Georgia Reform Program's Standards and Funding Are Under Scrutiny
Georgia's Quality Basic Education Act, one of the nation's most sweeping school-reform laws when it was adopted in 1985, is being reexamined as educators cope with its myriad accountability requirements and legislators seek ways to pay for more of its provisions.
Fifty-six of the state's 186 school districts were required to submit corrective plans of action last month after failing to meet state standards in the first comprehensive evaluation of districts under the qbe law.
Werner Rogers, the state school superintendent, has downplayed the high failure rate and has suggested that most districts do not need to undergo the extensive review every year.
Examined in the review were districts' adherence to state law and board policy in such areas as instruction, finance, teacher certification, and school performance. During the past year, state inspectors for the first time visited every public school in Georgia.
Only seven school systems passed the initial evaluation. Forty-eight were cited for various problems but were able to clear them up by the end of a 30-day grace period, while another 75 systems cleared up some violations but were found to have committed others that could not be corrected retroactively.
The remaining 56 districts were late in meeting some standards and had to submit corrective plans.8Problems ranged from students being promoted to 4th grade without proof they had passed the required promotion test, to school buildings failing to meet health codes.
"After 30 days, the vast majority of systems could prove to us they were meeting the standards," Mr. Rogers said. "There were six or seven systems that had multiple problems. We want to spend time to help bring them up to standard. We don't help anybody by just finding that they are not standard."
None of the districts had problems as severe as those discovered during an evaluation last year in Quitman County, where school officials' neglect in taking corrective action prompted the state board last November to threaten to cut off funds to the district's lone school.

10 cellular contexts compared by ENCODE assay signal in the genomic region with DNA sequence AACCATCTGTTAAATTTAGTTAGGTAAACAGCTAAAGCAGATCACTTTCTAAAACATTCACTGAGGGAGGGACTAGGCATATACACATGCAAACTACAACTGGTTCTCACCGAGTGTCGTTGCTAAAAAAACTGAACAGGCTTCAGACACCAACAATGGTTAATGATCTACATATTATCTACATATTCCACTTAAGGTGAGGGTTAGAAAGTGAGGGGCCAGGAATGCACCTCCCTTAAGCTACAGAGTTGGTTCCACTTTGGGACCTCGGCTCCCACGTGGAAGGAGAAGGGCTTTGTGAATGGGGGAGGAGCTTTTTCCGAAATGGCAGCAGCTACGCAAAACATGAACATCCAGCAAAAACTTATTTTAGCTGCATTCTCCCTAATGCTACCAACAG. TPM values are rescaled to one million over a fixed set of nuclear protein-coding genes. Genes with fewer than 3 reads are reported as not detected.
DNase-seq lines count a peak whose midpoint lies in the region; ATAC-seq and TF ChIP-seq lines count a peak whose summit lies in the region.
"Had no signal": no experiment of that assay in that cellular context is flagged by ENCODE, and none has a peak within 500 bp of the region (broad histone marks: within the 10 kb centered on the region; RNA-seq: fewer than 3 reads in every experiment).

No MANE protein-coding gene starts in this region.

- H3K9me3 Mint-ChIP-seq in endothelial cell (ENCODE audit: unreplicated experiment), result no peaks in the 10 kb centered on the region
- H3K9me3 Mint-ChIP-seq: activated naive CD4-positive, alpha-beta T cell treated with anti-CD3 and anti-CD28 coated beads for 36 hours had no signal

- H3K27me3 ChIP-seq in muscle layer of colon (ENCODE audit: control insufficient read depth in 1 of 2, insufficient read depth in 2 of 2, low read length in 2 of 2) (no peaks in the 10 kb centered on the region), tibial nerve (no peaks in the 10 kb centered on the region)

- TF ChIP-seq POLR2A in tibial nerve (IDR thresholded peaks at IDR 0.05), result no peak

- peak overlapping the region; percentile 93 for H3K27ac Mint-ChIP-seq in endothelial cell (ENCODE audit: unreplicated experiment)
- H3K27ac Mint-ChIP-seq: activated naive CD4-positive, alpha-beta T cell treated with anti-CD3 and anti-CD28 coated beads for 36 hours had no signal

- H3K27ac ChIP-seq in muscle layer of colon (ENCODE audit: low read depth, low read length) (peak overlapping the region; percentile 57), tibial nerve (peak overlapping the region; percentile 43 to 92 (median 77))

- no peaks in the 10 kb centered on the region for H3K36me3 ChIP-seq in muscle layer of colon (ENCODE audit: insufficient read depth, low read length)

The rural district is "slowly, but surely" working on its corrective plan and no further action has been taken to actually cut off funds, state officials said.
Mr. Rogers says he favors the establishment of an evaluation "cycle'' of three to five years for districts that have not experienced major problems.
"What I have suggested is, we have had numerous school systems that have met all of our legal and policy standards without exception, so let's go ahead and start that cyclical process with them," he said. "Then we can concentrate staff time on school systems that aren't meeting the standards."
Mr. Rogers' viewpoint is consistent with a growing perception in the state that the accountability measures of the qbe act, while important, may also be burdensome to educators.
"The standards process takes an extreme amount of time, excessive paperwork, and takes away from teaching and learning in our classrooms,'' said Gary Ashley, executive vice president of the Georgia School Boards Association.
The superintendent has also suggested changes for Georgia's teacher-certification program, such as a cutback in annual observations of experienced teachers.
Meanwhile, Georgia educators have been paying close attention in recent weeks to legislative debate over a proposed 1-cent sales-tax increase. Revenue from the tax increase would help give teachers a pay raise and provide greater funding for qbe programs.
"Because of budget problems, we've been slowing down the implementation of our reform," Mr. Rog4ers said. "We don't want to slow down, we want to keep going."
According to the superintendent, teachers have been bombarding legislators in support of the sales tax, which would effectively result in a 5.9 percent salary increase for them.
The state needs another $5008million for the qbe program next year, he said, to fund an in-school suspension program, a remedial program for pupils in the early elementary grades, and other reform measures.
Both houses of the legislature have passed a sales-tax increase, but conferees were deadlocked last week over whether food purchases should be exempted from the increase.